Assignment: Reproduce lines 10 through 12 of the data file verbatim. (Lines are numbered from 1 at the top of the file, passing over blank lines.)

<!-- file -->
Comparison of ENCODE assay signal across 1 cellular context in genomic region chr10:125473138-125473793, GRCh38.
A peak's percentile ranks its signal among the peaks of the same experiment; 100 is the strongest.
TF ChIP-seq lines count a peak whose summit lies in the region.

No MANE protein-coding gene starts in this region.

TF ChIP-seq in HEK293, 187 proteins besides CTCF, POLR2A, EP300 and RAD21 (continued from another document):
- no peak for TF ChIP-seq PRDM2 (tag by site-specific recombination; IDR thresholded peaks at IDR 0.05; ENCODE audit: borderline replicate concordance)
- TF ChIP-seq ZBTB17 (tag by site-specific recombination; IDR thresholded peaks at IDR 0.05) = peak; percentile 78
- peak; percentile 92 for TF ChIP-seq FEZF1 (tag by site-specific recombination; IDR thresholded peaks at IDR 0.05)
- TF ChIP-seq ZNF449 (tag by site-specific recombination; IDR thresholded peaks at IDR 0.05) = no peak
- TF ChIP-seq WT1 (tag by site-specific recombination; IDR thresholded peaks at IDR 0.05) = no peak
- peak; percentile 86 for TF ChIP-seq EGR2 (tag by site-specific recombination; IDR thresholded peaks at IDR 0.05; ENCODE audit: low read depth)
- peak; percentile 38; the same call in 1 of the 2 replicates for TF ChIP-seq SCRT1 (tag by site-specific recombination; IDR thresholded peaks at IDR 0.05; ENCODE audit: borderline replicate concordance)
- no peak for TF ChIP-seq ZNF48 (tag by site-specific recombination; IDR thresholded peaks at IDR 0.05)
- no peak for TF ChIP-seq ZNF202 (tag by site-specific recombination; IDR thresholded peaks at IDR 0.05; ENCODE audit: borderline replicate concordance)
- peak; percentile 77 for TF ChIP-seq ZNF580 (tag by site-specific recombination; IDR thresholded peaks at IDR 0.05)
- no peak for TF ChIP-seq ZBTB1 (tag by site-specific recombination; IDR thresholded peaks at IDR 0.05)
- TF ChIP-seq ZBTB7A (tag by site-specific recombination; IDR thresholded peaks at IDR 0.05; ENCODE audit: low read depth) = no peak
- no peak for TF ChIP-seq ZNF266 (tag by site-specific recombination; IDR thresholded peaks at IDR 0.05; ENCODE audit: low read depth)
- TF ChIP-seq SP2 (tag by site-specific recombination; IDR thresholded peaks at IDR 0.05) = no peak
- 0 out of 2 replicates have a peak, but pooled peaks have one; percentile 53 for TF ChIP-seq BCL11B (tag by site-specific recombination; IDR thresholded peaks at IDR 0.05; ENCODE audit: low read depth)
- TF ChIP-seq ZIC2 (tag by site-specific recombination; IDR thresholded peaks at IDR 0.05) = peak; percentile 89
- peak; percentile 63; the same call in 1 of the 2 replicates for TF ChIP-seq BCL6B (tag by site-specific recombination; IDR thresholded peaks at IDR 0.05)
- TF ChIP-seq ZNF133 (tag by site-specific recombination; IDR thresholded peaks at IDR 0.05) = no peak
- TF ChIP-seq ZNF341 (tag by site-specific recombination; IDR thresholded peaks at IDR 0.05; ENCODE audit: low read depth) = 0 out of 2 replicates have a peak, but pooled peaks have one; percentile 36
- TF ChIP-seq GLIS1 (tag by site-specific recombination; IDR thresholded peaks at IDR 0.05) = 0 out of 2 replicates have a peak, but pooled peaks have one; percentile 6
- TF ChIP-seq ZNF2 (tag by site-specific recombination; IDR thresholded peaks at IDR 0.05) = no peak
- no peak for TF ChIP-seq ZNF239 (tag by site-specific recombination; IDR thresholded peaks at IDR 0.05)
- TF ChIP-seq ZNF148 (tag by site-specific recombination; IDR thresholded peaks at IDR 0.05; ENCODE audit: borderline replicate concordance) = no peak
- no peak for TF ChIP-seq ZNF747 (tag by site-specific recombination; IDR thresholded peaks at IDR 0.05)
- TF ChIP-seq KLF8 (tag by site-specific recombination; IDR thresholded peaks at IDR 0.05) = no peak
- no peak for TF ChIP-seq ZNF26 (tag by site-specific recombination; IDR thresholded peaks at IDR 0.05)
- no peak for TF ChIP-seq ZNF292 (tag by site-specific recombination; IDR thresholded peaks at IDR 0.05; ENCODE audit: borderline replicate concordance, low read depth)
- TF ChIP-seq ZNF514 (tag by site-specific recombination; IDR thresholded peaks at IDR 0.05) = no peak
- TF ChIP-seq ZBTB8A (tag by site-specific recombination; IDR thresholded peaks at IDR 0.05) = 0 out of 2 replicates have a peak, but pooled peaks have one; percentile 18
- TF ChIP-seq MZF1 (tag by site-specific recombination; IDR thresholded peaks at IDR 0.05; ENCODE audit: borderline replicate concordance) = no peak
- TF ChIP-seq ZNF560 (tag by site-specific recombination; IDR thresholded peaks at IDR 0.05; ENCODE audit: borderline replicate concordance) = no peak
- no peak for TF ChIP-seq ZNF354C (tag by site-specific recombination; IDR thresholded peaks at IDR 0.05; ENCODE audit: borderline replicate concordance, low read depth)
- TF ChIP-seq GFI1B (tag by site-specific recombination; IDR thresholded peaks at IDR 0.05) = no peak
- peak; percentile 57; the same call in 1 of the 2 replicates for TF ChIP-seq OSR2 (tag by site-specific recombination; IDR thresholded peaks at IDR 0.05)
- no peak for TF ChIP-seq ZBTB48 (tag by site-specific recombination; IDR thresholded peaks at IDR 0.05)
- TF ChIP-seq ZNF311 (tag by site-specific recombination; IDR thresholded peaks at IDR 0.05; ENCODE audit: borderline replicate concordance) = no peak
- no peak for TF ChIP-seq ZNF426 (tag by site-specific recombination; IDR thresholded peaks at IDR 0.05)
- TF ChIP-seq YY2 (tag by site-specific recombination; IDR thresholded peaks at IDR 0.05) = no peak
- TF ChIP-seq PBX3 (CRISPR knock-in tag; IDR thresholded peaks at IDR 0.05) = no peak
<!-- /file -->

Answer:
- TF ChIP-seq WT1 (tag by site-specific recombination; IDR thresholded peaks at IDR 0.05) = no peak
- peak; percentile 86 for TF ChIP-seq EGR2 (tag by site-specific recombination; IDR thresholded peaks at IDR 0.05; ENCODE audit: low read depth)
- peak; percentile 38; the same call in 1 of the 2 replicates for TF ChIP-seq SCRT1 (tag by site-specific recombination; IDR thresholded peaks at IDR 0.05; ENCODE audit: borderline replicate concordance)